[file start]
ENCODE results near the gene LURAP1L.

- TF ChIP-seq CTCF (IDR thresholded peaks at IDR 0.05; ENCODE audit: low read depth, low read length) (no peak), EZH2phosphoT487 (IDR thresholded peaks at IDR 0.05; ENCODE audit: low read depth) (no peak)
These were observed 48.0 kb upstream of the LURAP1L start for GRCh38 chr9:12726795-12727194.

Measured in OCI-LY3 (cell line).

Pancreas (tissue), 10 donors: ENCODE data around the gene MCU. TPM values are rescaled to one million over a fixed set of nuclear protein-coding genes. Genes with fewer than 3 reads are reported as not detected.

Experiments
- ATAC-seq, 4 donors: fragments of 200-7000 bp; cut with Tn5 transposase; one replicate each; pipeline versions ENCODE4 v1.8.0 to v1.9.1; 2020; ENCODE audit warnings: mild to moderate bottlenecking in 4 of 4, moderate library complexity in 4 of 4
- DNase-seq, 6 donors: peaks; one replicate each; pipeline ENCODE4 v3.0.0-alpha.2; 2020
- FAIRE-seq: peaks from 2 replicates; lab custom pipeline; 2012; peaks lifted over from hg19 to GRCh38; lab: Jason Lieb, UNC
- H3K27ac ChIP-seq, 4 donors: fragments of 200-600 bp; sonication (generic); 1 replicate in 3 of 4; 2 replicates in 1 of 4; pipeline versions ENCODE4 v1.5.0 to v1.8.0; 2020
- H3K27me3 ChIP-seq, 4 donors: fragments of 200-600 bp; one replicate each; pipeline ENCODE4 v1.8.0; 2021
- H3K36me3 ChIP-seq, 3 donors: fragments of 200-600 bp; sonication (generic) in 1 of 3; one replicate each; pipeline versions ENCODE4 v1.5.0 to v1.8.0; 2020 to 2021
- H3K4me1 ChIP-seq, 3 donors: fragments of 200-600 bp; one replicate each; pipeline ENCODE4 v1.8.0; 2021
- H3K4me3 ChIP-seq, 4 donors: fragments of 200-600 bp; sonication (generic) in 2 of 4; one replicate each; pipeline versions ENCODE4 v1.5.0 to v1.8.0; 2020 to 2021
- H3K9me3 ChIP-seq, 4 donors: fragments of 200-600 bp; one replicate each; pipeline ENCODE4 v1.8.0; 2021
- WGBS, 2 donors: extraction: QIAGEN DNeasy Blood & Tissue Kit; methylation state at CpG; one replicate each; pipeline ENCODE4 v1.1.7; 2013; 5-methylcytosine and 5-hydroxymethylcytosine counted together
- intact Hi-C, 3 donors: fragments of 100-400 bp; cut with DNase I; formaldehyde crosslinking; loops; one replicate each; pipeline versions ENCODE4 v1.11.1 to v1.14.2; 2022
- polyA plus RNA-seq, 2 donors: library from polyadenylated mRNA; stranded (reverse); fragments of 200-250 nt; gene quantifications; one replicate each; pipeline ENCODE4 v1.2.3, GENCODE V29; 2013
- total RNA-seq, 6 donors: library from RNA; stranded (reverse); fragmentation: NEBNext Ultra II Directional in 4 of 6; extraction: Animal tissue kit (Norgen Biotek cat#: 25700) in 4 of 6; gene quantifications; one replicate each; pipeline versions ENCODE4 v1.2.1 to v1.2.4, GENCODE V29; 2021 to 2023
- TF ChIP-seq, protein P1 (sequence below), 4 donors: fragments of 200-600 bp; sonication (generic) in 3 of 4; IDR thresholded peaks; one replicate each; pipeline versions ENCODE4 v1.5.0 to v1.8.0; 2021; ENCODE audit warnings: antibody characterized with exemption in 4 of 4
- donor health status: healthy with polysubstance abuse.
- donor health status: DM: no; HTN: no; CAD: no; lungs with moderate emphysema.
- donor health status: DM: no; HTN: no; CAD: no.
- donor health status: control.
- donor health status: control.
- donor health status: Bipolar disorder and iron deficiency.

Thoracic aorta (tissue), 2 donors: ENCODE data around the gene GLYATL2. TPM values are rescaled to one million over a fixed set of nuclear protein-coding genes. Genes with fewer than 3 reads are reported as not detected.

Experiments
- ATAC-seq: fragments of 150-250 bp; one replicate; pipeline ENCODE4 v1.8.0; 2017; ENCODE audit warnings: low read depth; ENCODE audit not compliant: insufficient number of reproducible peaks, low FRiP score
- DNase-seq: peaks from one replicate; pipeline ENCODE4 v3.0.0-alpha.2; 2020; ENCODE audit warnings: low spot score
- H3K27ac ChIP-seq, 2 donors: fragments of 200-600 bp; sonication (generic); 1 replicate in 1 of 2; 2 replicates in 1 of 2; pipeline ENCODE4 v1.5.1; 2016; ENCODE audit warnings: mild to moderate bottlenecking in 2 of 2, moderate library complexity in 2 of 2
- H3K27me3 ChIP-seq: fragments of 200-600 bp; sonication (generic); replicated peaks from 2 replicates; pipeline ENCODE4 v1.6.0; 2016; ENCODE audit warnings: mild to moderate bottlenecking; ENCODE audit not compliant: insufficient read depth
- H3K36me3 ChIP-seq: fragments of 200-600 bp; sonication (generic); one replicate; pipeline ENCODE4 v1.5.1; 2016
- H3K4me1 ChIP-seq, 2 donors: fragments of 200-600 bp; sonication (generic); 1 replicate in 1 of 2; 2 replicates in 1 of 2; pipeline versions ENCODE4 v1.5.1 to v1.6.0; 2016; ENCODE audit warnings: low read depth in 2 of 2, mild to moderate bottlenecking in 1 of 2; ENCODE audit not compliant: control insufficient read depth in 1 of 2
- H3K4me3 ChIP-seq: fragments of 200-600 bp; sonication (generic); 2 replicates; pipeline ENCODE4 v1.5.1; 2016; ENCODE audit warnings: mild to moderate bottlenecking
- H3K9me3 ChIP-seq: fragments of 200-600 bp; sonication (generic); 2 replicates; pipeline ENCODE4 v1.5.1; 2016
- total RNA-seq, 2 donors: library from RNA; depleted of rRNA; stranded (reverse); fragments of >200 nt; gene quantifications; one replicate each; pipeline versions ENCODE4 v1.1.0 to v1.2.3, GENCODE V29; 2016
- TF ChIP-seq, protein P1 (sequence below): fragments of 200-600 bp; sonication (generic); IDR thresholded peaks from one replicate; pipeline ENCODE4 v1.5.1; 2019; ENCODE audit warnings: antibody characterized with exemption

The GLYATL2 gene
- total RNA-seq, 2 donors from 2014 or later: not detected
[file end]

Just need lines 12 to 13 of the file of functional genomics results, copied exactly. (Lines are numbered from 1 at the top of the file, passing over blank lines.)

- H3K36me3 ChIP-seq, 3 donors: fragments of 200-600 bp; sonication (generic) in 1 of 3; one replicate each; pipeline versions ENCODE4 v1.5.0 to v1.8.0; 2020 to 2021
- H3K4me1 ChIP-seq, 3 donors: fragments of 200-600 bp; one replicate each; pipeline ENCODE4 v1.8.0; 2021